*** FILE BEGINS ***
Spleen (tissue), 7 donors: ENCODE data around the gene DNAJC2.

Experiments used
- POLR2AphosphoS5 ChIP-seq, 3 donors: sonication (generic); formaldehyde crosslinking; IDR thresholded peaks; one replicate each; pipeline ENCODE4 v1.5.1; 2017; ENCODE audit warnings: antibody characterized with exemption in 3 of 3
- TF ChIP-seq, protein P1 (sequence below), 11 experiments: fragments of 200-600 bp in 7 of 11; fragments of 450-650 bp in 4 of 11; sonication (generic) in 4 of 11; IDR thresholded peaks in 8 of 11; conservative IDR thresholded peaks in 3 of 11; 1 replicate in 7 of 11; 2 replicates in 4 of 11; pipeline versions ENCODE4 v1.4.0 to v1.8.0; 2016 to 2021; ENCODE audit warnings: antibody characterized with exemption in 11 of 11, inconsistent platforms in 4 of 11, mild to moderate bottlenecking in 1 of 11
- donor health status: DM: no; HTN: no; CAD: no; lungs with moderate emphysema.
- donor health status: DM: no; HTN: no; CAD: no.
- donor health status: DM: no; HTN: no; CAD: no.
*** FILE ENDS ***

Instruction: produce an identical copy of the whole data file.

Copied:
Spleen (tissue), 7 donors: ENCODE data around the gene DNAJC2.

Experiments used
- POLR2AphosphoS5 ChIP-seq, 3 donors: sonication (generic); formaldehyde crosslinking; IDR thresholded peaks; one replicate each; pipeline ENCODE4 v1.5.1; 2017; ENCODE audit warnings: antibody characterized with exemption in 3 of 3
- TF ChIP-seq, protein P1 (sequence below), 11 experiments: fragments of 200-600 bp in 7 of 11; fragments of 450-650 bp in 4 of 11; sonication (generic) in 4 of 11; IDR thresholded peaks in 8 of 11; conservative IDR thresholded peaks in 3 of 11; 1 replicate in 7 of 11; 2 replicates in 4 of 11; pipeline versions ENCODE4 v1.4.0 to v1.8.0; 2016 to 2021; ENCODE audit warnings: antibody characterized with exemption in 11 of 11, inconsistent platforms in 4 of 11, mild to moderate bottlenecking in 1 of 11
- donor health status: DM: no; HTN: no; CAD: no; lungs with moderate emphysema.
- donor health status: DM: no; HTN: no; CAD: no.
- donor health status: DM: no; HTN: no; CAD: no.